His managerial career in England accumulated only disappointment while his reputation in Scotland has never been higher. So what decision would he make when Barnsley offer an alternative to his job at Inverness Caledonian Thistle? There is more than football to consider, even though it would be the opportunity to prove himself down south that would be the greatest lure for Butcher in moving to the team that is bottom of the Championship. Butcher held "constructive discussions" yesterday, with more talks planned for today.
Butcher's career in the dugout has been one of contrasts. At Motherwell and Inverness he confirmed his reputation as a motivator and the kind of inspirational figure who could maximise the ability of his players. Yet at Coventry City, Sunderland and Brentford, he achieved only failure, not even lasting two years at any of the three clubs. There were mitigating factors, not least that Coventry was his first job in management and he had to step up from being a player to take charge of Sunderland in a time of crisis. None the less, these experiences will have weighed heavily in his thinking.
The lure of Inverness will be been strong. Butcher and his wife, Rita, are settled and perhaps have only enjoyed their surroundings so much when they previously lived in Stirling. It is in Scotland that the Butchers have enjoyed the longest and most stable periods of their lives. It has also been satisfying, professionally, the first division title two seasons ago being Butcher's first prize as a manager.
He has also rebuilt the squad, having at first inherited the stalwarts such as Grant Munro, Ross Tokely, Stuart Golabek, Roy McBain and Russell Duncan. Relying heavily on the contacts and eye for talent of the chief scout, Steve Marsella, Inverness have signed emerging talents from England and combined them with Scottish players either at the beginning of their careers or seeking a second chance to impress. The result has been a fine, athletic, spirited and attack-minded team that has lost only three Clydesdale Bank Premier Leagues games and lie second in the table behind Celtic.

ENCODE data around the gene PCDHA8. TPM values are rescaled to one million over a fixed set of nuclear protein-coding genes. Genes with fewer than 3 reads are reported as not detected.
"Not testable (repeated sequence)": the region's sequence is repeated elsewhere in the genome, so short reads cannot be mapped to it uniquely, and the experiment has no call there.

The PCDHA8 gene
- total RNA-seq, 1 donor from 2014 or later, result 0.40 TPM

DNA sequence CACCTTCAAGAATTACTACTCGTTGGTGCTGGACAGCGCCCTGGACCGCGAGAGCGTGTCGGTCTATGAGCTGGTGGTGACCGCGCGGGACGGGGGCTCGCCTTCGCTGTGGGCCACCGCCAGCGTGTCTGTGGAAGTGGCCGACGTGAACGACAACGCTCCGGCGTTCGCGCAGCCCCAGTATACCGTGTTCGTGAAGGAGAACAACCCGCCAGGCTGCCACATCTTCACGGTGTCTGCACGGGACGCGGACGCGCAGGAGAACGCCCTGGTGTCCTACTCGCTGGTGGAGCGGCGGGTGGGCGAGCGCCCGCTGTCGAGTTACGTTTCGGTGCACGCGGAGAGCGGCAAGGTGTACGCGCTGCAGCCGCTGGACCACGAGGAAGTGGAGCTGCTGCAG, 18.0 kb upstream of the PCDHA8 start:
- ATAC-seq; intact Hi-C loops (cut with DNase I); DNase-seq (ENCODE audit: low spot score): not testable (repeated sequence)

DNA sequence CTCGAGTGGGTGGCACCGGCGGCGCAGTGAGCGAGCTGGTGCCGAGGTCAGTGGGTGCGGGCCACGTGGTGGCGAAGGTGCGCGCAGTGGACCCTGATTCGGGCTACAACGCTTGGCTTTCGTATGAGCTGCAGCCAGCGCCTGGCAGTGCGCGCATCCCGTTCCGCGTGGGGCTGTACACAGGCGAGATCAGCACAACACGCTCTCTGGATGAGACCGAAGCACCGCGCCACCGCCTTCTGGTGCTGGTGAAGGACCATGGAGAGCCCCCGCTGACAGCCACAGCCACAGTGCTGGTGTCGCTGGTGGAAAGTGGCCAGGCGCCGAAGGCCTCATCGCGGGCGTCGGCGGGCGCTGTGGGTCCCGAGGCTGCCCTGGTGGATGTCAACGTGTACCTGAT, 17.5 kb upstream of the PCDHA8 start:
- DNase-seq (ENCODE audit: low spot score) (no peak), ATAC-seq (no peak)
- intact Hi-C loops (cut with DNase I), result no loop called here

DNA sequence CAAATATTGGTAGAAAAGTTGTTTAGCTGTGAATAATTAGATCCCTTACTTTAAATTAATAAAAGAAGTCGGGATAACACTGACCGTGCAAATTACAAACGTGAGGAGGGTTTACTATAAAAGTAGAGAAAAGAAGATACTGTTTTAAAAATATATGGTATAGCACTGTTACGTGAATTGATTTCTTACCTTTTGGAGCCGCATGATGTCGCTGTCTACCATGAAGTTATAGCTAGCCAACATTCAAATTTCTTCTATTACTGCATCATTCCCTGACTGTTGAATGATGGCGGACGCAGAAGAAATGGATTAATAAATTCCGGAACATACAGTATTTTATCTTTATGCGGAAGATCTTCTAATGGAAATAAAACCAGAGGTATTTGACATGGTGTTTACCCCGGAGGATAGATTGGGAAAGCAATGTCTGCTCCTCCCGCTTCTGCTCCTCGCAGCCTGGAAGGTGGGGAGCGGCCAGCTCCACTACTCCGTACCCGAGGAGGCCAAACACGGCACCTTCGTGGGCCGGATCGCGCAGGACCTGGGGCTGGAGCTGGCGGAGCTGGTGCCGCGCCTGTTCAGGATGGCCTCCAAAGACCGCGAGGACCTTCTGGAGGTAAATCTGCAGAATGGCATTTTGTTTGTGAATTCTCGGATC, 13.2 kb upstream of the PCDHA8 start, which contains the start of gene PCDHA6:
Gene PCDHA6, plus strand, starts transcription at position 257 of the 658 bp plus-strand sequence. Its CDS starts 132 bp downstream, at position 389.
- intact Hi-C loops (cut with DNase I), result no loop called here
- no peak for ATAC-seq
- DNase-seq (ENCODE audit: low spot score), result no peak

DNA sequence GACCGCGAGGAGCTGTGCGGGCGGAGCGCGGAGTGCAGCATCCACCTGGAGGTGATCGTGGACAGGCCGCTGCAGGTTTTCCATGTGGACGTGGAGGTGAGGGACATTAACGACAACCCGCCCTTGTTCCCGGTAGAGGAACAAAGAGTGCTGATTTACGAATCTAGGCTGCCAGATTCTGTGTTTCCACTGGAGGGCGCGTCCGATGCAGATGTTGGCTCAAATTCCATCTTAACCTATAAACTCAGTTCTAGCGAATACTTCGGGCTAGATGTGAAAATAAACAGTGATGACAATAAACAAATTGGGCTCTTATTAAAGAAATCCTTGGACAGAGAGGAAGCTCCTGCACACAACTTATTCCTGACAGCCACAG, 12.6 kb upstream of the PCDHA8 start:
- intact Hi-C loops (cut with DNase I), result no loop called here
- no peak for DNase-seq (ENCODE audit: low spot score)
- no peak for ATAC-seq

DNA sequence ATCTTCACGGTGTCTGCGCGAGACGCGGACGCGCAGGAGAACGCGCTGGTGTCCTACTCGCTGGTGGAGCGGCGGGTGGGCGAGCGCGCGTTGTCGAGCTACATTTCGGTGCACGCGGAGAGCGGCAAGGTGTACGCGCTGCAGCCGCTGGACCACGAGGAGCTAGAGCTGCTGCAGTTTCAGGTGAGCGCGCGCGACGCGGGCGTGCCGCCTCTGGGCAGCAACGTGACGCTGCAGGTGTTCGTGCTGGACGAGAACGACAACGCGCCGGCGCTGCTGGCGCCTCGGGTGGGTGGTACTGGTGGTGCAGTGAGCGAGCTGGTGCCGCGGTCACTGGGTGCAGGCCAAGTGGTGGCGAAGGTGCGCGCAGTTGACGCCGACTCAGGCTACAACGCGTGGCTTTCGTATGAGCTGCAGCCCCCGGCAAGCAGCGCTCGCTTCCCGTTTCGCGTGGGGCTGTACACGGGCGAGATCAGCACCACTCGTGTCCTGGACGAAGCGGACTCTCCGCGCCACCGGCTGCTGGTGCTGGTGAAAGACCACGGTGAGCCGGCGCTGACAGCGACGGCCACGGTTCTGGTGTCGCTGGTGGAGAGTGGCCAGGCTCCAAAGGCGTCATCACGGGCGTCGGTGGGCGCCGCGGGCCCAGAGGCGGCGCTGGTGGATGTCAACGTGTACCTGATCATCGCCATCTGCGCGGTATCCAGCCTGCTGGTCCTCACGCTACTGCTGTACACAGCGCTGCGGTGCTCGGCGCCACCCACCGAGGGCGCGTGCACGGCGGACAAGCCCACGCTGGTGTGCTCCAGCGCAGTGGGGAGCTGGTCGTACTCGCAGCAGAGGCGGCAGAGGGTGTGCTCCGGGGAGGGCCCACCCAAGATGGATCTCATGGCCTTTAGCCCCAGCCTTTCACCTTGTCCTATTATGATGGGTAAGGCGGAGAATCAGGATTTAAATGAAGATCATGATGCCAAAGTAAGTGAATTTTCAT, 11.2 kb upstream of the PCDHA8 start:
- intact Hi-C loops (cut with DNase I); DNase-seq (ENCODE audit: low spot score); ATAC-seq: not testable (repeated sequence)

A European place is more than achievable but Butcher also had to weigh up the potential loss of several of his talented players who are out of contract in the summer, such as Andrew Shinnie, Owain Tudur-Jones and Aaron Doran. On his way to the formal talks with the Barnsley owner, Patrick Cryne, yesterday, Butcher would have wondered if he had already achieved the best work that might be carried out at Inverness, even though the team meet Hearts in the Scottish Communities League Cup semi-final later this month.
The comforts of living in Inverness would not have been discounted easily, though. "I love it here," Butcher said last season. "It's not really a football city. It's very quiet. You can drive from one side of Inverness to the other in 10 minutes unless it's rush hour, when it takes 11 minutes."
Barnsley, too, are a club in trouble, bottom of the Championship – although not adrift. Butcher is believed to have been adamant that any discussions over the job would include a role for his assistant, Maurice Malpas, and both men might similarly feel that this could be a last opportunity to succeed in England, where they have both encountered disappointment (Malpas lasted only 10 months as manager of Swindon Town in 2008).
The spells at Coventry and Sunderland have always irked Butcher. He regretted continuing his playing career while at Coventry and is now adamant the player/manager role is impossible. He tried to run every aspect of the club and was still capable of raging – against the players, the fates – in the dressing room. Butcher has always acknowledged a dual personality: he is quiet and conservative away from football, never happier than when watching episodes of Rumpole of the Bailey, while his career is littered with moments of fury involving doors and dugouts being kicked, and damaged, in disgust.
He has calmed down, but not enough to escape the occasional outburst of wrath on the touchline. Malpas tends to be the consoling voice and is often credited with being the more tactically astute but, in truth, their work as a partnership is more complex than the stereotyping might suggest. They will want Marsella to join them as part of the management team and the presence of his friends and colleagues will ensure that Butcher does not lapse into the mistakes he made at Coventry and Sunderland. "It came too quick, far too quick," he said of his time at Coventry. "I was 31, too young." Butcher was an obsessive, once running out of petrol on the motorway while considering team issues and on another occasion trying out formations with salt and pepper pots during Christmas lunch.
He is more relaxed now, and has a wider perspective but still has a choice to make. Scotland is essentially home, now, and during his spell as manager of Sydney FC, he found a pub, The Pyrmont Bridge Hotel in Darling Harbour, to watch Scottish matches live. He also kept in regular contact with Malpas while in Australia, and also Betty Pryde, the football secretary at Motherwell.
It is a defining moment for Butcher.
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